But there remained the issue of self-control. Why do people find it so important that it is assumed? Are there problems associated with a person masturbating or fantasizing about photographs of a real person?
Of course, she had a great answer.
“It depends on the person, and also on what you mean by “problems.” It will probably shift the way they view that person somewhat, especially if that person has a recurring role in their fantasies. Think about times when you’ve had an emotionally (or sexually) charged dream about someone you know, and the next time you see him there’s this weird sense that you have this whole emotional history with them that they weren’t part actually of. . .The simple act of fantasizing about someone doesn’t do that person any harm, but if it changes the way we think about and treat the person, then that may become a problem. If we were all perfectly capable of separating “fantasy version of you that lives in my head” from “real you that I interact with in reality,” there wouldn’t be any problems, but we’re not, and the younger and less emotionally mature we are, the harder it usually is to make that separation. We can end up imposing all kinds of attributes, desires, and even a sense of entitlement on somebody because of who they’ve been in our fantasy life — which is not a role they participated in or consented to.”
“At the same time, creating walls of guilt around sexuality has never worked very well. I think it’s a good idea not to let an actual person in our lives take up a prominent role in our fantasy life (possibly with the exception of an actual romantic partner!) but it’s not super-helpful to create a dynamic where we have a strong impulse to do that, and then go around beating ourselves up for the impulse or for indulging it. Better to put that energy into developing the emotional maturity to separate the person in our heads from the real person.”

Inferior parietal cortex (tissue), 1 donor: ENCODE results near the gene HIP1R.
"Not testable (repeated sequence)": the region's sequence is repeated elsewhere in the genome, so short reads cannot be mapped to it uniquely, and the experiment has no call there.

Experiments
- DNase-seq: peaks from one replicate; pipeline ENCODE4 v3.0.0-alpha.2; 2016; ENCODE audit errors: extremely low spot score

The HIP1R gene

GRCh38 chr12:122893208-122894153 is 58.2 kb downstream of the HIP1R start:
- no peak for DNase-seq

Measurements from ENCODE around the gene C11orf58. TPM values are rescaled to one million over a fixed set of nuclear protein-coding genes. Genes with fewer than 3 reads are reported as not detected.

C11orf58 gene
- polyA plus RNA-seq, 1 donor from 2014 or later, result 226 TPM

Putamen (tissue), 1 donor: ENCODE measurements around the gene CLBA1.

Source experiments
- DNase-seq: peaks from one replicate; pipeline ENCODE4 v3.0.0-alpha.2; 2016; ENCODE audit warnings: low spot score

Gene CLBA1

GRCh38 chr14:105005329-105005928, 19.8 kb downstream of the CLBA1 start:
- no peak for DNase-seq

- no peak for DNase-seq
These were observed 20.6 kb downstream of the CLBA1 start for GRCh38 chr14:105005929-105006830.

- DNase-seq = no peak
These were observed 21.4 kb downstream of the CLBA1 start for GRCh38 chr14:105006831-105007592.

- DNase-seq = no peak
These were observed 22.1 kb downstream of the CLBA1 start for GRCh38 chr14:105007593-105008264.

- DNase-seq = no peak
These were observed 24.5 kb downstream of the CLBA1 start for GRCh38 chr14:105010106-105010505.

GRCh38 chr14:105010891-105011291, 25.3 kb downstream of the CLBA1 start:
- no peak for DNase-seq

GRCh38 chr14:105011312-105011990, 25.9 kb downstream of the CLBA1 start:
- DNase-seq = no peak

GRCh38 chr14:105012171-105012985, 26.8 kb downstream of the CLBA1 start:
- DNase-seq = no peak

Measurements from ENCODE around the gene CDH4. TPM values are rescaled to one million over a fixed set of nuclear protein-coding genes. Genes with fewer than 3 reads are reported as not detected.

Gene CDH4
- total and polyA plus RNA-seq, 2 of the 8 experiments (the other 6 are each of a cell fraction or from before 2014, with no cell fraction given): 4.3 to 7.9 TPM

And there it was. The issue of self-control, but it wasn’t the control to avoid sexual fantasy about a real live person, it was about using self-control to ensure that they have a bit part in those fantasies so that it doesn’t skew reality. The goal isn’t to go to an extreme, but to put it in perspective with your sexual imaginings as a whole.
I still have misgivings about the underlying assumption of the importance of using self-control to avoid sexual thoughts or actions. To me saying “have some self-control” shames people who are aroused by an image. How can I counter the shame factor that articles like the original post have on people who masturbate or look at an image and are sexually aroused?
“The best way is to model it yourself. They’ve already figured out that different people have different opinions, and that some people think things are shameful while others vehemently disagree. Your opinion has more weight than most, even if they don’t acknowledge it, so by making it clear in word and deed that you think there’s nothing shameful about having sexual desires and sexual fantasies, you’re doing a great job countering it. (And remember that the offhand things you say and do when you’re not aware they’re watching are far more telling than the things you say when having a sit-down, serious conversation. If you yourself are struggling with feelings that sexual desires are shameful, even if you intellectually believe they’re perfectly healthy, it’s better to level with your kids — “Hey, our culture has some really toxic messages about this stuff and I’ve absorbed them too, even though I don’t believe them” — rather than project insincerity.)”
“They will probably not escape our world without some feelings of shame around sexuality, as well as some of the more icky gendered messages our culture puts out. We can none of us completely escape our culture. But by providing context and wisdom, and encouraging critical thought, you can put them in a good position to sort out their cultural baggage.”
And there it is: not so much an issue of self control, of boobs in bikinis, or even of an insecure woman’s ranting. Just context, moderation, and critical thought: all things that skeptics try to encourage in children anyway, and that branch into areas of our children’s lives that extend much further than I’d realized.